Finding Value

Published online: Sep 08, 2021 Articles, Potato Equipment Justin Woodward
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This article appears in the September 2021 issue of Potato Grower.

Although it’s widely known that agriculture is a big contributor to the economy, agriculture producers must make near-constant investments in equipment, technology and other resources to maintain their operations. Many are interested in options that enable them to upgrade machinery or take advantage of advances in technology without a large outlay of cash.

For these growers, equipment financing may be the answer. A variety of equipment financing tools are available to agriculture producers and food processors, including one designed specifically for single-purpose agricultural storage structures such as potato storage, onion storage and cold storage. 

Types of Financing

Some of the most frequently used equipment financing options for agriculture producers include loan financing and capital or operating lease financing. Typically, a loan is the most popular equipment financing choice for those who can use the depreciation benefit and tax credit, if applicable. If a producer does not need the depreciation benefit or doesn’t value the depreciation, an equipment lease might be a better value because it offers a lower rate, improves cash flow and provides other benefits.

The two most common types of equipment leases are the capital lease and the operating lease. A capital lease, also known as a finance lease, offers the widest flexibility of term length, which can help keep payments low. Capital leases also provide a variety of tax benefits, including the ability to write off depreciation and interest expense for the acquired equipment on the grower’s profit and loss statement (P&L)—often on income taxes. Capital leases can be structured with a variety of options at the end of the lease term. This can include purchasing the equipment for $1, or for a stated purchase amount. Some capital lease structures also allow for lease renewals, usually at a predetermined price.

With an operating lease, the potato grower or processor is able to deduct the entire lease payment on his or her P&L. An operating lease may also provide significant cash flow benefits to the lessee because the lessor invests its own equity in the equipment or storage facility, known as taking a residual position. Operating leases also typically qualify as a tax lease, meaning the equipment leasing company utilizes the tax benefits associated with equipment depreciation, passing the savings on to the lessee in the form of lower monthly payments. This is especially helpful to potato growers and food processors who can’t take the depreciation themselves, often because they’ve maxed out their tax deductions or are trying to use up tax credits carried forward from prior years. At the end of an operating lease, the equipment or storage facility can be purchased, or the lease can be renewed.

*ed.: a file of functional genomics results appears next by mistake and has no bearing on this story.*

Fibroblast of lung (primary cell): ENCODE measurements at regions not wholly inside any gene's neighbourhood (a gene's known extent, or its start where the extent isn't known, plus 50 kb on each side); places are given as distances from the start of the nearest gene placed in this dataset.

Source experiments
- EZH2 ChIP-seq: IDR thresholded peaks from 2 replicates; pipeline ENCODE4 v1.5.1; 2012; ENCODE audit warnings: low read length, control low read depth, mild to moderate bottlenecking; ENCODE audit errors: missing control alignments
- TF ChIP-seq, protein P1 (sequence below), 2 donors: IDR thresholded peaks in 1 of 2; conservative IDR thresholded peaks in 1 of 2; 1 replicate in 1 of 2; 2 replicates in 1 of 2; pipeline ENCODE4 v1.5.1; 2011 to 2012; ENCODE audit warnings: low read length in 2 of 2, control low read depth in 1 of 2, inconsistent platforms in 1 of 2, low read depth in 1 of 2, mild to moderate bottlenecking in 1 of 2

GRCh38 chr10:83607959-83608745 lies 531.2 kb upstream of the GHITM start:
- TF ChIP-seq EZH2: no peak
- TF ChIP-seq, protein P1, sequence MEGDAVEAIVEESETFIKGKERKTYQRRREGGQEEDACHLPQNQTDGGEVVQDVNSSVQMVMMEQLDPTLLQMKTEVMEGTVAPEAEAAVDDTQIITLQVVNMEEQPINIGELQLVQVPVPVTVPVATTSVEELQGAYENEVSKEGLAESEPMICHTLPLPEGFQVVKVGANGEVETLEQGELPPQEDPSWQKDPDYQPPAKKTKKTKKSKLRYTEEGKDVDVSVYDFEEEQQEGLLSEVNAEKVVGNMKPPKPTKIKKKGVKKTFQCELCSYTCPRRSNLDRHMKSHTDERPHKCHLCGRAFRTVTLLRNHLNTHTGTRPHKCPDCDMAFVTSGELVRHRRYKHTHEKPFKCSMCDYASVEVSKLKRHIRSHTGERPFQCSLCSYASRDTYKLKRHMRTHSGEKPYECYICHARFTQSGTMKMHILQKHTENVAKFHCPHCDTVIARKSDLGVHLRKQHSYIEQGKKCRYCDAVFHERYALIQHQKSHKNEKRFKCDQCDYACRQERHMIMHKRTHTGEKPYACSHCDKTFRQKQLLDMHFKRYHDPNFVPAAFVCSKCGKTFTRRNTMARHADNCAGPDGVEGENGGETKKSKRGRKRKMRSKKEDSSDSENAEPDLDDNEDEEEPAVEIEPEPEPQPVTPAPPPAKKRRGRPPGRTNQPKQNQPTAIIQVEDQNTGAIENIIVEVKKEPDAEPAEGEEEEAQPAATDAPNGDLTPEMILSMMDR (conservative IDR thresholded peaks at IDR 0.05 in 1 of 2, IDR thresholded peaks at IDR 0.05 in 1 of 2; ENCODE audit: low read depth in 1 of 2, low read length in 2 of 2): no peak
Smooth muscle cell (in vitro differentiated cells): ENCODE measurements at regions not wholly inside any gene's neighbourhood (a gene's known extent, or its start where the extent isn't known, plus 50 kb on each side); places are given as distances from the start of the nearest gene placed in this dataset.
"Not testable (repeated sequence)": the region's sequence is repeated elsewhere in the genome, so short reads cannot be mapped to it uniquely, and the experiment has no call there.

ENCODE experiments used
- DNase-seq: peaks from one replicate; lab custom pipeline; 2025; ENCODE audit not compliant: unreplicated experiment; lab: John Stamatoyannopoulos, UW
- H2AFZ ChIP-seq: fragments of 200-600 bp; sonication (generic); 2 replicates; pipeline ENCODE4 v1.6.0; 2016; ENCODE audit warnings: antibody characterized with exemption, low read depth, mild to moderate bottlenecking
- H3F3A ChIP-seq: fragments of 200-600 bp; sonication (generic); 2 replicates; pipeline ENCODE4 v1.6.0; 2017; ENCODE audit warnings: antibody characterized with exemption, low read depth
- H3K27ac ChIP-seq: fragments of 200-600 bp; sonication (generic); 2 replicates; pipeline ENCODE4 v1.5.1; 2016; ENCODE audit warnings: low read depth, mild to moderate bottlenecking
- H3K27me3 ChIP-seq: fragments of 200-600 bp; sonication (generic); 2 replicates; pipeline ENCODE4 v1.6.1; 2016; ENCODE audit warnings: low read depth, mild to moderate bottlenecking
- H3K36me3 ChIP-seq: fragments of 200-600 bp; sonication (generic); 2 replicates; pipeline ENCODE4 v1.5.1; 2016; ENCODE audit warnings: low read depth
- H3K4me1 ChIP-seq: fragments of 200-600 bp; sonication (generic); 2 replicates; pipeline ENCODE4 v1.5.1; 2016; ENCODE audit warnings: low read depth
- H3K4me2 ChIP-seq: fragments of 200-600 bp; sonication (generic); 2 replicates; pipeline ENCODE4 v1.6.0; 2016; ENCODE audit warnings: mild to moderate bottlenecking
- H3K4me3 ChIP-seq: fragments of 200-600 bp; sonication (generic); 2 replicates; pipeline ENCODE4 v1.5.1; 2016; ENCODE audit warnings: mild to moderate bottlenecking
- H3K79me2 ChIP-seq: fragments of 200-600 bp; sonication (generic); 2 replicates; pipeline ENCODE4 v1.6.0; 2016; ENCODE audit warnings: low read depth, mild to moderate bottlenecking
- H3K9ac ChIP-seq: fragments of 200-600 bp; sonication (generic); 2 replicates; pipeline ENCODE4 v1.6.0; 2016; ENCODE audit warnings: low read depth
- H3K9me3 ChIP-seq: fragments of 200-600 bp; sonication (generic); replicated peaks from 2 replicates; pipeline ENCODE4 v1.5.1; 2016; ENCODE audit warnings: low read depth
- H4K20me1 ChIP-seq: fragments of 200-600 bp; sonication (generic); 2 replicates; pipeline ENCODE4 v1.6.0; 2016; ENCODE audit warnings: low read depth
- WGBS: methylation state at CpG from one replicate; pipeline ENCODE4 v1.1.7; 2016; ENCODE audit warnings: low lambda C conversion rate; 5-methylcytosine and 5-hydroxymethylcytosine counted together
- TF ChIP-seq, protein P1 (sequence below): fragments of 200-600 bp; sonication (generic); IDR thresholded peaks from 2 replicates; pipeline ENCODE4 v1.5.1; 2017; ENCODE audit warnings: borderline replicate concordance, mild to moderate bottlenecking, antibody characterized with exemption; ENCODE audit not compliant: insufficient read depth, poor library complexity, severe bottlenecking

Financing for Storage Structures

Single-purpose storage financing is a unique product that offers specific advantages to a potato grower or food processor. With this equipment finance option, producers may obtain or construct single-purpose agricultural structures while avoiding the down payment, encumbrances, fees, costs and paperwork associated with a real estate mortgage. Typically, single-purpose storage financing agreements are structured to ensure the agriculture producer absolute ownership at or near the end of the lease term.

Anyone planning to build a storage facility or make improvements to a facility may want to consider single-purpose storage financing.

Other Financing Considerations

Conserving cash and credit lines are two of the most important reasons agriculture producers finance equipment. Here are several others:

  • Up to 100 percent financing: All project costs can be bundled into one plan, including sales tax, labor, equipment and freight. 
  • Reasonable amortization schedules can be matched to the producer’s budget and cash flow requirements.
  • Pricing is competitive and provides the ability to lock in low rates and improve cash forecasting.
  • Flexible payment options can be designed to complement seasonal cash flow requirements.
  • Financing fees are typically lower than traditional mortgage financing or term loans.
  • Other possible savings include no appraisal, no construction monitoring and ground lease in lieu of first deed of trust.

Although agriculture producers are often faced with finding balance between tight budgets and making capital investments in the business, there are multiple options when it comes to equipment financing. Finding a finance provider who takes the time to understand the specific needs of the business and has a track record of success financing agriculture investments is an important part of the equation.

Together, potato growers and their finance providers can ensure that individual farms and other agribusinesses can take advantage of new equipment and remain competitive, helping fuel the economy into the future.


Author Justin Woodward is vice president of equipment finance for Key Equipment Finance. Based in Boise, Idaho, he has 21 years of equipment finance experience and can be reached at